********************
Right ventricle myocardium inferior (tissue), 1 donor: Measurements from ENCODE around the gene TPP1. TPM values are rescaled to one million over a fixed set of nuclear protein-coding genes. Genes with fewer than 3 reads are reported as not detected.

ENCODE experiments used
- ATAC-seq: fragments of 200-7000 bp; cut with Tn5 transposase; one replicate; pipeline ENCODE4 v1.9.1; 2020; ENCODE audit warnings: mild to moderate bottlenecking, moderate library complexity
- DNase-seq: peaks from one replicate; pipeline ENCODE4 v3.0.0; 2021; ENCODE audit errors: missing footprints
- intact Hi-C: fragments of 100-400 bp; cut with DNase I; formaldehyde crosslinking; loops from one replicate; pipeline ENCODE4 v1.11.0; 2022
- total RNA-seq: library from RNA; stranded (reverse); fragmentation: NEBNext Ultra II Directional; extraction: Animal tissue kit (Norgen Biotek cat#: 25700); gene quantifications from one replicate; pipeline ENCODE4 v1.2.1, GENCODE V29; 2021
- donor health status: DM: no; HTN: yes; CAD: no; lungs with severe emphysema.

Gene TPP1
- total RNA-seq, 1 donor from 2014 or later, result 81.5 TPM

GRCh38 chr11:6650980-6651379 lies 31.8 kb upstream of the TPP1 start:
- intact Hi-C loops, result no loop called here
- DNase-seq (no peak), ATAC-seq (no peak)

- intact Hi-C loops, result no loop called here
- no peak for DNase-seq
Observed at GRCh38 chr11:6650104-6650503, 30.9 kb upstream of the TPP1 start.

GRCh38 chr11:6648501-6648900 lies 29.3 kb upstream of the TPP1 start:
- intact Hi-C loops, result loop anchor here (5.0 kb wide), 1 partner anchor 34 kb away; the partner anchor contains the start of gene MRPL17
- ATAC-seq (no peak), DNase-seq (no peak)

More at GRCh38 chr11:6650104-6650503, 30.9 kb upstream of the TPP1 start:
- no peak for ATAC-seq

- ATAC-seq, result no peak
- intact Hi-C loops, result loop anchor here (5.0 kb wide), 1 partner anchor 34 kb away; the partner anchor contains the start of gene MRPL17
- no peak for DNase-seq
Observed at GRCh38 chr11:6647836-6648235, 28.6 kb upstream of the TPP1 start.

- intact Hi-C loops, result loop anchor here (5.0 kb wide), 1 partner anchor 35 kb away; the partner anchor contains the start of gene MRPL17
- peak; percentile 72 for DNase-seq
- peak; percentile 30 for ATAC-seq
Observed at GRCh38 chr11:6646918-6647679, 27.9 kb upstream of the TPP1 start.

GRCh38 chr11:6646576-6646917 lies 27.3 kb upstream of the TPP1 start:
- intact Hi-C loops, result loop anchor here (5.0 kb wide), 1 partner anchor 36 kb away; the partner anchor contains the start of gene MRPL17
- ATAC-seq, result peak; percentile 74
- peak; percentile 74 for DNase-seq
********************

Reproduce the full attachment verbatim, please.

Right ventricle myocardium inferior (tissue), 1 donor: Measurements from ENCODE around the gene TPP1. TPM values are rescaled to one million over a fixed set of nuclear protein-coding genes. Genes with fewer than 3 reads are reported as not detected.

ENCODE experiments used
- ATAC-seq: fragments of 200-7000 bp; cut with Tn5 transposase; one replicate; pipeline ENCODE4 v1.9.1; 2020; ENCODE audit warnings: mild to moderate bottlenecking, moderate library complexity
- DNase-seq: peaks from one replicate; pipeline ENCODE4 v3.0.0; 2021; ENCODE audit errors: missing footprints
- intact Hi-C: fragments of 100-400 bp; cut with DNase I; formaldehyde crosslinking; loops from one replicate; pipeline ENCODE4 v1.11.0; 2022
- total RNA-seq: library from RNA; stranded (reverse); fragmentation: NEBNext Ultra II Directional; extraction: Animal tissue kit (Norgen Biotek cat#: 25700); gene quantifications from one replicate; pipeline ENCODE4 v1.2.1, GENCODE V29; 2021
- donor health status: DM: no; HTN: yes; CAD: no; lungs with severe emphysema.

Gene TPP1
- total RNA-seq, 1 donor from 2014 or later, result 81.5 TPM

GRCh38 chr11:6650980-6651379 lies 31.8 kb upstream of the TPP1 start:
- intact Hi-C loops, result no loop called here
- DNase-seq (no peak), ATAC-seq (no peak)

- intact Hi-C loops, result no loop called here
- no peak for DNase-seq
Observed at GRCh38 chr11:6650104-6650503, 30.9 kb upstream of the TPP1 start.

GRCh38 chr11:6648501-6648900 lies 29.3 kb upstream of the TPP1 start:
- intact Hi-C loops, result loop anchor here (5.0 kb wide), 1 partner anchor 34 kb away; the partner anchor contains the start of gene MRPL17
- ATAC-seq (no peak), DNase-seq (no peak)

More at GRCh38 chr11:6650104-6650503, 30.9 kb upstream of the TPP1 start:
- no peak for ATAC-seq

- ATAC-seq, result no peak
- intact Hi-C loops, result loop anchor here (5.0 kb wide), 1 partner anchor 34 kb away; the partner anchor contains the start of gene MRPL17
- no peak for DNase-seq
Observed at GRCh38 chr11:6647836-6648235, 28.6 kb upstream of the TPP1 start.

- intact Hi-C loops, result loop anchor here (5.0 kb wide), 1 partner anchor 35 kb away; the partner anchor contains the start of gene MRPL17
- peak; percentile 72 for DNase-seq
- peak; percentile 30 for ATAC-seq
Observed at GRCh38 chr11:6646918-6647679, 27.9 kb upstream of the TPP1 start.

GRCh38 chr11:6646576-6646917 lies 27.3 kb upstream of the TPP1 start:
- intact Hi-C loops, result loop anchor here (5.0 kb wide), 1 partner anchor 36 kb away; the partner anchor contains the start of gene MRPL17
- ATAC-seq, result peak; percentile 74
- peak; percentile 74 for DNase-seq